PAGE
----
I remember that it was midmorning.
Gardening was my favorite task of the day. I’d had to fight for it, because my mother’s terraces were famous throughout the territory and she didn’t quite trust me with them. I couldn’t really blame her; my father still laughed over whatever I’d done to the laundry that one time I tried.
“Oree,” she would say, whenever I sought to prove my independence, “it’s all right to need help. All of us have things we can’t do alone.”
Gardening, however, was not one of those things. It was the weeding that my mother feared, because many of the weeds that grew in Nimaro were similar in form to her most prized herbs. Fakefern had a fan-shaped frond just like sweet ire; running may was spiky and stung the fingers, same as ocherine. But the weeds and the herbs didn’t smell anything alike, so I never understood why she had such trouble with them. On the rare occasions that both scent and feel stumped me, all I had to do was touch a leaf-edge to my lips, or brush my hand through the leaves to hear the way they settled into place, and I would know. Eventually Mama had to admit that I hadn’t tossed out a single good plant all season. I was planning to ask for my own terrace the following year.
I usually lost myself in the gardens for hours, but one morning something was different. I noticed it almost the moment I left the house: a strange, tinny flatness to the air. A pent-breath tension. By the time the storms began, I had forgotten the weeds and sat up, instinctively orienting on the sky.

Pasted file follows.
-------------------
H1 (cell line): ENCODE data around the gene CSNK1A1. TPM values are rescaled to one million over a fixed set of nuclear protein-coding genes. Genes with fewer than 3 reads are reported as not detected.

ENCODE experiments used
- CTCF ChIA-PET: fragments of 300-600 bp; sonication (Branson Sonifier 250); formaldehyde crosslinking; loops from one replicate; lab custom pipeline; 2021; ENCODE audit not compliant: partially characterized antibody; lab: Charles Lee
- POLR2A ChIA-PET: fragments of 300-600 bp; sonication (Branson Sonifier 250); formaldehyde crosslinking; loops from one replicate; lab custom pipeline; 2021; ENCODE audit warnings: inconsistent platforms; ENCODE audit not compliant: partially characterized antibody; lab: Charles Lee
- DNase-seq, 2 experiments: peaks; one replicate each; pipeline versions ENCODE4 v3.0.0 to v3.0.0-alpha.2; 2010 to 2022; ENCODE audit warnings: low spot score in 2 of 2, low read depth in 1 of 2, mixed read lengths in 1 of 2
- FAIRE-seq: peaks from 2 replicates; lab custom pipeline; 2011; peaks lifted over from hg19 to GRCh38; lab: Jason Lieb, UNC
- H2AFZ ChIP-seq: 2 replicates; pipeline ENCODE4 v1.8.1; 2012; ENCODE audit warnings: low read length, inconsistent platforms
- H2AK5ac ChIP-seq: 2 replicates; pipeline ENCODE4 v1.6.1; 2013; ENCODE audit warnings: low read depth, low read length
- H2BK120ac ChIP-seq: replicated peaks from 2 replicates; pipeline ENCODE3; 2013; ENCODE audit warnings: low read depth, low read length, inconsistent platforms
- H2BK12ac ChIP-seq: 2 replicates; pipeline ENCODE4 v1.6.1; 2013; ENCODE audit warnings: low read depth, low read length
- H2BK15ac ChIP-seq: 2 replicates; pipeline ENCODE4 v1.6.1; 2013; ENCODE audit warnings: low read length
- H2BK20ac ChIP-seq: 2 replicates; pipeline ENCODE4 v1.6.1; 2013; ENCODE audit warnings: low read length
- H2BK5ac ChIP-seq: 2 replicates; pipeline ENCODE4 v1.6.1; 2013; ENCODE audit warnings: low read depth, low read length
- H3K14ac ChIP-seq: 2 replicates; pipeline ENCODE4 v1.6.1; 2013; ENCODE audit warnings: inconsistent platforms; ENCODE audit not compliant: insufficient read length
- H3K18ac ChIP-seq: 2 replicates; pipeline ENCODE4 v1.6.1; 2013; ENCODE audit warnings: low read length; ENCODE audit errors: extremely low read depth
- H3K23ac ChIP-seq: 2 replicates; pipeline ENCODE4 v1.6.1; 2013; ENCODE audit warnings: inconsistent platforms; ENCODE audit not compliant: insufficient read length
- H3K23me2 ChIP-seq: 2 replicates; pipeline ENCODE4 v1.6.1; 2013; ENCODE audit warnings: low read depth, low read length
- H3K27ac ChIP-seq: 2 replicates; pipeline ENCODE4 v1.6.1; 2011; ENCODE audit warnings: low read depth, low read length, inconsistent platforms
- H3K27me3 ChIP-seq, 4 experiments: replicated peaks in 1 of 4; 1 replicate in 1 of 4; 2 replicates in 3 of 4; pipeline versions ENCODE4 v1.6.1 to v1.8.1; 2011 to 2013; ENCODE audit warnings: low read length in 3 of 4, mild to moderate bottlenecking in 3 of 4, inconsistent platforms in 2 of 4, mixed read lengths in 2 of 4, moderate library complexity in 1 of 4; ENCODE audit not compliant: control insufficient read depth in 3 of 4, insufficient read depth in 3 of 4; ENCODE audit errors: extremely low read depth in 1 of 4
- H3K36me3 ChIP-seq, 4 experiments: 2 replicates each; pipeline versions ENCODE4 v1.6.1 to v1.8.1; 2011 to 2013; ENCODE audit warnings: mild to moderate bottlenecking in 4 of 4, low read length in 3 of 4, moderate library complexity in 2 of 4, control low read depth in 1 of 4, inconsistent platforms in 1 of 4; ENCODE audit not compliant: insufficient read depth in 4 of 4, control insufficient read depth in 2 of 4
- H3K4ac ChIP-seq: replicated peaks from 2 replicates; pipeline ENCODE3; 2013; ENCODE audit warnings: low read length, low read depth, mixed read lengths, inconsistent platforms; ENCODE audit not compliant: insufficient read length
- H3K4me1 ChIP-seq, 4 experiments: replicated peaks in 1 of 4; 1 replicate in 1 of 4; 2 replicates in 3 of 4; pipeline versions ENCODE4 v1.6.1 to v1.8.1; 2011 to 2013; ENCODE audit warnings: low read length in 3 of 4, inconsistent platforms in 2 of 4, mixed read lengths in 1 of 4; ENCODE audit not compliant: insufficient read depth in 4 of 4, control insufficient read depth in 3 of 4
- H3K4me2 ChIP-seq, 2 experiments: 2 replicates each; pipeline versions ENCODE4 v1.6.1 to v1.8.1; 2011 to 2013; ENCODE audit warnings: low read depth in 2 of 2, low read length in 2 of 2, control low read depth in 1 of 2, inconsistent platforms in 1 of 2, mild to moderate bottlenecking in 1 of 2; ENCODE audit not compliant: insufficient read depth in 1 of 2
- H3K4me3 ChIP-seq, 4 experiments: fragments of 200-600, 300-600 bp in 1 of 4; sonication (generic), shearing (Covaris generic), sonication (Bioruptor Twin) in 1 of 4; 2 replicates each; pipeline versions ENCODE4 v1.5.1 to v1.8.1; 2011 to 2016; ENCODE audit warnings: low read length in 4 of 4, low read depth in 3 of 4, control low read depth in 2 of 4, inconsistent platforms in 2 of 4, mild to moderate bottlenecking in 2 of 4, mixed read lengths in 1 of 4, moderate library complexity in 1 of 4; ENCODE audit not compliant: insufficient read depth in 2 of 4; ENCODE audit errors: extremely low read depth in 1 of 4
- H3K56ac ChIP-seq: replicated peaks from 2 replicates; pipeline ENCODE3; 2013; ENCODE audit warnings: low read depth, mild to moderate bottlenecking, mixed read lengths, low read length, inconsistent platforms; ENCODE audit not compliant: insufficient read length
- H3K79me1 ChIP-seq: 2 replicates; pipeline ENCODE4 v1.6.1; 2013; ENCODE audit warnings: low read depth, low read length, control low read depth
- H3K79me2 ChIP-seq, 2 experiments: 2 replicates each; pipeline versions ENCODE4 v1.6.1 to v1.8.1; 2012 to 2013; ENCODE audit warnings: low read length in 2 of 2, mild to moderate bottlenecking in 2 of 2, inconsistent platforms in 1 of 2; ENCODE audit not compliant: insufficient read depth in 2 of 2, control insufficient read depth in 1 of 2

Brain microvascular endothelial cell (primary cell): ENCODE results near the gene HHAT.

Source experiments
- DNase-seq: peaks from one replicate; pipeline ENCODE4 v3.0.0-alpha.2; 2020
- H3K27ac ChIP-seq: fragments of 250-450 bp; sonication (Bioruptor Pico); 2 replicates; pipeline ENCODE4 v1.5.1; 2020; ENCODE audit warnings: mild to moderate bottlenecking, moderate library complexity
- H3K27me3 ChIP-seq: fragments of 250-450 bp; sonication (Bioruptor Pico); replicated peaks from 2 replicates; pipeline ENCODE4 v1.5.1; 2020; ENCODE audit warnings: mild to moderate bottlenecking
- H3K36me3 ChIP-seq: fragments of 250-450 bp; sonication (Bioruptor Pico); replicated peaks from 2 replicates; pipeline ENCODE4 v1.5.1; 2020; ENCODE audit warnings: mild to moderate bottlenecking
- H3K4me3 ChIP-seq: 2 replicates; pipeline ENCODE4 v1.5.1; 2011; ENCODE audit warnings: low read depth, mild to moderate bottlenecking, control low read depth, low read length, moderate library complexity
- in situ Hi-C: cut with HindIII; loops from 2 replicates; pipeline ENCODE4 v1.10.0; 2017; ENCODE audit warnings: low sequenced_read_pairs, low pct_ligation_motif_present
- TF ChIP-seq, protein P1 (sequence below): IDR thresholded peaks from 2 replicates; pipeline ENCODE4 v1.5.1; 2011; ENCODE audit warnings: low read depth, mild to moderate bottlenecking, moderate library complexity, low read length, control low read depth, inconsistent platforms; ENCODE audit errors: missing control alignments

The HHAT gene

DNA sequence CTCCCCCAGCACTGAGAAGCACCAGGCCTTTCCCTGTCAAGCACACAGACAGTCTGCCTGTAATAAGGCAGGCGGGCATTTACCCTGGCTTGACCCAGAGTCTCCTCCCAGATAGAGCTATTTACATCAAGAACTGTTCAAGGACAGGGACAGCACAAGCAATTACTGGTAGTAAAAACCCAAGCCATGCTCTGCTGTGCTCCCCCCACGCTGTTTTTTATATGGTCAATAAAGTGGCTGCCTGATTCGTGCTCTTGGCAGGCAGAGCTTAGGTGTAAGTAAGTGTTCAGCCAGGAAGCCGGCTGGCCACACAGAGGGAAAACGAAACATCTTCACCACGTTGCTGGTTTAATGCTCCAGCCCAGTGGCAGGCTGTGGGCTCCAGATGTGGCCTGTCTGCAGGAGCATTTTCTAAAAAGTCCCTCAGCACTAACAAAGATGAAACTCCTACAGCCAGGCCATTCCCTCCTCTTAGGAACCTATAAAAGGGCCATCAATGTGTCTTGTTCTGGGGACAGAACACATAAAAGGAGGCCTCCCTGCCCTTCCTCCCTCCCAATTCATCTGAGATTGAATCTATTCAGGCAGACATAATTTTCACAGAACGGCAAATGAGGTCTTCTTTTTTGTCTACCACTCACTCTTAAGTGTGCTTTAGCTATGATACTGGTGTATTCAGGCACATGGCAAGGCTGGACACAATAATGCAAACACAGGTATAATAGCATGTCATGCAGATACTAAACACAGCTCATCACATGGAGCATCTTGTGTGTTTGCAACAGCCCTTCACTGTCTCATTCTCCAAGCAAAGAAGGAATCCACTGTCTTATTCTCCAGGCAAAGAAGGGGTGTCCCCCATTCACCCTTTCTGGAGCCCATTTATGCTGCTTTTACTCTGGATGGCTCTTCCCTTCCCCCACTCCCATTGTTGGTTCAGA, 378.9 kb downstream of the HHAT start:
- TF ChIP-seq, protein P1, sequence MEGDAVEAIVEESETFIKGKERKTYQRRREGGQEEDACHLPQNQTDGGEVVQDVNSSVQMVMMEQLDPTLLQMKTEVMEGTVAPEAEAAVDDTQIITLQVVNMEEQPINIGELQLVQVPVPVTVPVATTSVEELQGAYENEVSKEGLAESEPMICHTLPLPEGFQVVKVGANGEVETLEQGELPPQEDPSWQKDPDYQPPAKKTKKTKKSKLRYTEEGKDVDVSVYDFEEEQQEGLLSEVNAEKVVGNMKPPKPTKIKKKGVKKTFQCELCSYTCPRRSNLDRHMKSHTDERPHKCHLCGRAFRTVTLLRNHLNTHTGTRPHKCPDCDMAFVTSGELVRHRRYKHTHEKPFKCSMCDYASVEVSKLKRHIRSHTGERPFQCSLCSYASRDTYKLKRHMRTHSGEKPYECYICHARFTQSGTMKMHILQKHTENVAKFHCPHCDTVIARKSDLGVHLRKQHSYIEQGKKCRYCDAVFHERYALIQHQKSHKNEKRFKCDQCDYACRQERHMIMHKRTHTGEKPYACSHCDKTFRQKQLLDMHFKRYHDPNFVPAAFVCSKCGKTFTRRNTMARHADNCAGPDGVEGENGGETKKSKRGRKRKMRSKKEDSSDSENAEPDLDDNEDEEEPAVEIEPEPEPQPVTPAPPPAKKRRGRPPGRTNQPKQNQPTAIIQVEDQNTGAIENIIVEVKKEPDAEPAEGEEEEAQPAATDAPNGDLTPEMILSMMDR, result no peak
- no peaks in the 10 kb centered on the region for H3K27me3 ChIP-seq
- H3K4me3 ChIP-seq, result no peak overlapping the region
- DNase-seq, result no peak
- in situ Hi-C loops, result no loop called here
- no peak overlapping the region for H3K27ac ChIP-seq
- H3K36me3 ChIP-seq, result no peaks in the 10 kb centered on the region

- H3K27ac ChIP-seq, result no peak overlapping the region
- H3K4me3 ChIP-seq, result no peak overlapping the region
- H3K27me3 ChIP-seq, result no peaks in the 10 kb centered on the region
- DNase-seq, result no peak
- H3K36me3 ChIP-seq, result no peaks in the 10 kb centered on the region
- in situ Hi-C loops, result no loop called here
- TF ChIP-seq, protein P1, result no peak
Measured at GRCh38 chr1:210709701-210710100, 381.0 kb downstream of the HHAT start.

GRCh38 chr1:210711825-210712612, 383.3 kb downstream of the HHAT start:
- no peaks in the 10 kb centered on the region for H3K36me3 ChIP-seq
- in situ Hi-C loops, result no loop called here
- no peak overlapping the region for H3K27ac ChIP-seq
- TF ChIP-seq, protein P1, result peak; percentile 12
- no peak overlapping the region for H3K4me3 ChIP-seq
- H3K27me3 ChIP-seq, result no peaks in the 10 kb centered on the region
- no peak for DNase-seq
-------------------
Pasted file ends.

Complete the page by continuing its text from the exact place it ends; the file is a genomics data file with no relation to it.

And I could see.
N.K. Jemisin‘s The Hundred Thousand Kingdoms is one of my favourite books of the year. It was a haunting, original take on the Fantasy genre, and instantly catapulted Jemisin’s work to the top of my I-want-it-so-bad-it-hurts list.
After such an impressive debut, there’s a lot of pressure on The Broken Kingdoms to deliver on the promises of its predecessor. What intrigues me most about Jemisin’s trilogy is that each volume tells a complete story, expanding on the fallout from previous volume, and starring a new cast of characters. Very similar to Terry Brooks’ early Shannara novels, which feature some of my favourite inter-connected stories in all the genre.
And, hey, two books from a series in on year? Can’t complain about that one bit. Especially since she’s well into writing the third and final volume.